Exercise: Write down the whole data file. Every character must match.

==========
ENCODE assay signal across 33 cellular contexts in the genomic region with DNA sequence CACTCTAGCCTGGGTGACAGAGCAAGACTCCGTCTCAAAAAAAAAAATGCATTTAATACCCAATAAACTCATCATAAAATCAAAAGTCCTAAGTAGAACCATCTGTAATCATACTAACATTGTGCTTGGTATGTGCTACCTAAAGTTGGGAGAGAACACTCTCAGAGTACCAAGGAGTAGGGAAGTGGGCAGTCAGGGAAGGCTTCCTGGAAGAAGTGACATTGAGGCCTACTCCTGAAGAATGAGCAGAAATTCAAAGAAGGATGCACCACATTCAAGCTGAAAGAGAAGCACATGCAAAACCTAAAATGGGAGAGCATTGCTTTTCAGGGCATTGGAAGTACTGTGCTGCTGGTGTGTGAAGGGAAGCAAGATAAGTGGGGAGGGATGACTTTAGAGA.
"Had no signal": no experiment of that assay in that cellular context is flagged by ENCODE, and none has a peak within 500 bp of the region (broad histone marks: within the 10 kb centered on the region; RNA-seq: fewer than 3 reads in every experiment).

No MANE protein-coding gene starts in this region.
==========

ENCODE assay signal across 33 cellular contexts in the genomic region with DNA sequence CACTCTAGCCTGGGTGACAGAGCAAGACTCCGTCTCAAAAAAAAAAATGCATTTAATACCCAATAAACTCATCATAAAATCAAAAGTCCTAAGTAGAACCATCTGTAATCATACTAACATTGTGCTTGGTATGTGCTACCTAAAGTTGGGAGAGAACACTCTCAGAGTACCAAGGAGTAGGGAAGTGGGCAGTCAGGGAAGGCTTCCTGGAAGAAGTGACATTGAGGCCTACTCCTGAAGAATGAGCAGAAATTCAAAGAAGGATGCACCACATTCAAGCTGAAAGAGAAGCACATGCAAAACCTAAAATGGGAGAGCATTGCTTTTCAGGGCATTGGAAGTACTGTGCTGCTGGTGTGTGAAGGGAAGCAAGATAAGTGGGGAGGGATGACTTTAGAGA.
"Had no signal": no experiment of that assay in that cellular context is flagged by ENCODE, and none has a peak within 500 bp of the region (broad histone marks: within the 10 kb centered on the region; RNA-seq: fewer than 3 reads in every experiment).

No MANE protein-coding gene starts in this region.